Findings from a report from Nielsen show that the amount of time spent online and general levels of internet engagement of Facebook users is far greater than non-Facebook users.

The report findings highlight the extent to which Facebook is influencing Australian internet activities, with Facebook users spending an average of 3.26 times longer on the internet than non-Facebook users.

Even excluding time spent on Facebook, users are still spending 2.5 times more on average per month than those who aren’t on Facebook.

Of the 14 million Australians who use the internet in any given month, around 8.8 million (63%) are Facebook users while 5.2 million (37%) do not engage with the site.

Mark Higginson, director of research for Nielsen’s online division, explained that results in are extraordinary because they point to the emergence of a fractured internet population, with each group displaying distinctly different online habits.

“This isn’t just about the rise and rise of Facebook – these numbers have implications for how we view internet usage as an industry. Around the world, advertisers have observed the phenomenal rise of Facebook with a sense of curiosity, anticipation and in many cases perplexity. It is now more evident than ever that those advertisers need to understand how they can tap into this trend and use it as a way to engage their clients, customers, stakeholders and the general internet population,” said Higginson.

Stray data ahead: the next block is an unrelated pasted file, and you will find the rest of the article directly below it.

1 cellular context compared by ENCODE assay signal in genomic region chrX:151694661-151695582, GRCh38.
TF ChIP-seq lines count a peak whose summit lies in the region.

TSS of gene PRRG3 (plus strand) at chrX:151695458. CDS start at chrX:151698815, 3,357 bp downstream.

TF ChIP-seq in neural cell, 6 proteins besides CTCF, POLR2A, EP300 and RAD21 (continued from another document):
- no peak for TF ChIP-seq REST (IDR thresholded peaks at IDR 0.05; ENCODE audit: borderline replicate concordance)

Nielsen’s research also shows that Facebook users are becoming more entrenched in their favourite social networking site, with share of online time given to Facebook increasing from 20% in July 2009 to 27% in February 2010.